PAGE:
Hercule Poirot, the best detective in the world decides to leave on the Orient Express. The train accidentally gets stopped because of a small avalanche. Little did he know that a murder was planned and that a person on this train was able of committing such crime. Will he solve this murder before the train starts working again?
I am a great fan of Agatha Christie in general and Hercule Poirot in particular. When yet another remake of Murder on the Orient express came out I was somewhat hesitant. After all, the one with David Suchet was perfect.
I guess I was right to be hesitant. This is another one of those remakes where you just wonder…why? As a movie it is not too bad but as a Hercule Poirot movie, the classical Murder on the Orient Express no less, it is like buying a piece of prime filet of beef and discovering that the butcher gave you chicken drums when you open the package. Edible but not at all what you paid for.
To me this movie was a blatant attempt to make an Americanized version of Hercule Poirot. It was poorly done by a clueless scriptwriter and director and it was deeply disrespectful to the original character.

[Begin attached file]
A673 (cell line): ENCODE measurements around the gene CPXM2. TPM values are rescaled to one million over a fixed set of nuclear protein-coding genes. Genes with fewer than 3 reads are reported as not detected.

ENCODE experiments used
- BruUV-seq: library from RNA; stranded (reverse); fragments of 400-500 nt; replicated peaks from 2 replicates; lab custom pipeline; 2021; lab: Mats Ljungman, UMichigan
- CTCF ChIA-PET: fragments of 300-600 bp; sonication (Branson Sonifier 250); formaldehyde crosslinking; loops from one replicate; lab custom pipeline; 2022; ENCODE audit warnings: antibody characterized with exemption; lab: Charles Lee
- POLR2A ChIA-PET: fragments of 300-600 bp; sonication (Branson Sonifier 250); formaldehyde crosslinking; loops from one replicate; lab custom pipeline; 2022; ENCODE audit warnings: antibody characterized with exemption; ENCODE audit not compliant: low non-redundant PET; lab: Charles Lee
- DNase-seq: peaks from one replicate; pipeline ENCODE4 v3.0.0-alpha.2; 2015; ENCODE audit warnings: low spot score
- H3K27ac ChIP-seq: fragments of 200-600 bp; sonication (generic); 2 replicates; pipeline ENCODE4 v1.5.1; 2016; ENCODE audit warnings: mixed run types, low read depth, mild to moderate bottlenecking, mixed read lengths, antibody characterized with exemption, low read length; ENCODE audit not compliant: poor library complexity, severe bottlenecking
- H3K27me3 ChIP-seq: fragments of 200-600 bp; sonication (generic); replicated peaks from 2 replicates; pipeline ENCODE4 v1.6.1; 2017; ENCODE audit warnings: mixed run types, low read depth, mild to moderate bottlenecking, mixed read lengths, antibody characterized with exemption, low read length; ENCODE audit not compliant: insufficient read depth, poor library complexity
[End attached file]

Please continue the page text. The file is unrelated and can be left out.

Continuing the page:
The movie starts of by introducing Hercule as the pedantic, somewhat weird, person that he is but the attempt is just dumb and silly. Apart from the scene more or less making Hercule look like a jerk, these people apparently know him, why would they serve two eggs of different sizes in the first place? Oh right, because the director thought the audience was too dumb to make that reflection.
Then there are some things that Hercule simply do not do. Like walking on the roofs of train cars, climbing around and chasing criminals as if he was some action hero. He even gets shot and more or less just shrugs it off for Christ sake!
And do not get me started on that grotesque moustache! As I said, an Americanized version of Hercule Poirot. Unfortunately bigger is not always better.
I can go on for some time here so let’s move on.
Technically the movie is not that bad. The scenes, the decor, the acting in general etc. can even be said to be good. Unfortunately, for me, this was constantly overshadowed by the brutal slaughtering of my beloved Hercule Poirot character.
Part of this is probably due to the movie trying to focus so much on Hercule that most of the other actors almost feel like … props, even though they themselves are doing quite a good job of their roles. One reviewer wrote that “The actors seem to have been invited, not to play characters, but to watch Kenneth Branagh act.” and there seems to be some truth in that.
The movie ends with a hint of further moves. Personally, I hope there will not be a continuation of this train wreck (pun intended).